Experts Weigh in on the 5 Best Running Shoes for Women Over 50

There's a perfect fit for every foot.


Whether you’re an avid runner or someone who only hits the pavement on occasion, finding the best running shoe for your foot structure and stride is crucial — especially when it comes to more mature athletes

“As we age, we tend to accumulate more range of motion limitations and a potential reduction in strength and stability, so finding a shoe that accommodates your foot structure and provides support and shock absorption where needed becomes vital,” Alison McGinnis, a senior physical therapist at Finish Line Physical Therapy, tells Woman’s World. “Older runners don’t necessarily need to pick a different shoe than younger runners, but they do need to care about getting into the right running shoe for them more than younger runners do.”

Finding shoes that fit properly and comfortably are key to avoiding injury while running. But what’s right for you might not be right for someone else. 

How To Find the Best Running Shoe

Although there aren’t specific shoe recommendations for mature runners, there are certain guidelines you can follow to help you find your perfect match.

“The most important thing for a runner of any age to consider when choosing a running shoe is the fit,” McGinnis says. “None of the bells and whistles will matter if the shoe doesn’t fit in all the right places.” She also noted that “the best time of day to try on running shoes is at the end of the day or after a run, when your feet are at their biggest.” 

This is important, since the tip of the shoe should be a thumb’s width longer than the length of your toes when standing. (Have a trusted companion measure this for you, since your foot will shift in the shoe if you bend down to check.) Another important aspect of a running shoe for older women is the toe box. It should be wide enough to accommodate the ball of your foot — as well as your toes — without compressing them inwards. In other words, the toe box shouldn’t feel uncomfortably tight around the ball of your foot. 

When it comes to shape, the silhouette of the shoe should match the silhouette of your foot. To check, you can try removing the insole of your shoe and then standing on it. “If any part of your foot is spilling over the sides, or the shape doesn’t match the shape of your foot, move on to another pair,” suggests McGinnis.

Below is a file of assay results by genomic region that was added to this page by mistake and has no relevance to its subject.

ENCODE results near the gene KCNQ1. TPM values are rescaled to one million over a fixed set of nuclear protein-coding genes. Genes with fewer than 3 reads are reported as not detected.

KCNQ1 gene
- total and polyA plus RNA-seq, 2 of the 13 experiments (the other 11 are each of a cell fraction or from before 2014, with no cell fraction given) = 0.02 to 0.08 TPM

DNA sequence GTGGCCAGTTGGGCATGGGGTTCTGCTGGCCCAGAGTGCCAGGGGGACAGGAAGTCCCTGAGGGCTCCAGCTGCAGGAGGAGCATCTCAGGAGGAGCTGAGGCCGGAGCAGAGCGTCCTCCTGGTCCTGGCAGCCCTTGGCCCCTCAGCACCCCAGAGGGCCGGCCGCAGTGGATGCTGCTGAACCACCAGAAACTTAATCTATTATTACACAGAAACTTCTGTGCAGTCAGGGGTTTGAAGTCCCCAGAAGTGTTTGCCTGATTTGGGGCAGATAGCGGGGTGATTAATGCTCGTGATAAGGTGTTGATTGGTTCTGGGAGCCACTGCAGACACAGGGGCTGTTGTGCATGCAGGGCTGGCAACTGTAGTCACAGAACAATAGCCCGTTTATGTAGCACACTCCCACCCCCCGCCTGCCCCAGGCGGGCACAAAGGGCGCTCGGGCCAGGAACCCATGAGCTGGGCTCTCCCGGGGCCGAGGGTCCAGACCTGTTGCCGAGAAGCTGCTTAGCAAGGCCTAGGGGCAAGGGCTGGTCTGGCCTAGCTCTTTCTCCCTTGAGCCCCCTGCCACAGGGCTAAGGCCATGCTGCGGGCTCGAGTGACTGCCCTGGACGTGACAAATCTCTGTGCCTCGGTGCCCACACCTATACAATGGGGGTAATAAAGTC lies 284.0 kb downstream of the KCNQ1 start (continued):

After you’ve got the fit just right, features such as cushioning, heel drop, arch support, and firmness can be taken into consideration. Firmer shoes, for instance, are typically recommended by experts for running, particularly when it comes to the toes. McGinnis recommends finding a shoe with a toe box that is “flat and not curling upwards. When the shoe is designed with this feature, it places a constant stretch through your plantar fascia and Achilles and can lead to problems in the future,” she explains.

With so many factors to consider, it can be helpful to consult a professional, whether it be a running shoe store associated, a specialist, or a physical therapist, who can give you specific recommendations based on your foot type. “Make sure someone is well-versed and has a reputation for treating runners or for [recommending running shoes],” Dr. Neal Blitz, DPM, aka “The Bunion King” of New York, tells Woman’s World. Foot specialists that specialize in running or in sports are very well equipped. … And a foot specialist generally has a very solid understanding of biomechanics that can identify the proper shoe for you.” 

Running Shoes and Bunions

While bunions can occur at any age, most people experience more problems with this condition as they age, with women in particular experiencing more complications than men as a result of wearing tight shoes and high heels. If you’re an older runner with bunions, there are some additional factors to consider when embarking on a search for proper running shoes. 

As Dr. Blitz explains, bunions are the result of “a metatarsal bone that gets shifted out of its normal position.” Blitz says that when this occurs, “the big toe gets pushed over towards the smaller toes — the joint pops out underneath the skin. … It’s a misalignment of the joint. And it creates a bio-mechanical catastrophe for the foot.” 

Complications associated with bunions can range from swelling and pain at the ball of the foot and arch to more serious issues, such as arthritis, hammer toe, and ultimately, stress fractures. Finding a running shoe that stabilizes the foot and helps prevents this condition from getting worse or recurring for those who have had bunion surgery is of the utmost importance. 

What should I look for in a running shoe?

First, make sure your shoe provides enough room for the bunion. The fit of the shoe shouldn’t be too tight or constricting, since inflammation and sores/cuts can form as a result, Dr. Blitz warns. Look to buy a wider shoe or find a shoe with netting or mesh toe box that provides the least compression over the top of the foot.

Second, Dr. Blitz recommends that patients “find a shoe that is not too flexible.” A running shoe should break at the ball of the foot,” he says. “That will help with some of the instability that the bunion creates.” Steering clear of flimsy shoes is especially important when it comes to the outside of the heel, since the formation of a bunion can collapse your arch enough to the point that it affects this area, according to Dr. Blitz. Ample support on the outside of the heel can counteract the collapse of the arch.

Now that you’re armed with expert advice about what to look for in a sneaker, it’s time to start shopping. Whether you’re looking for a mesh running shoe with extra give at the toe or are need a little extra heel cushioning, we’ve got you covered. Keep reading for Woman’s World’s picks for best running shoes for women over 50.

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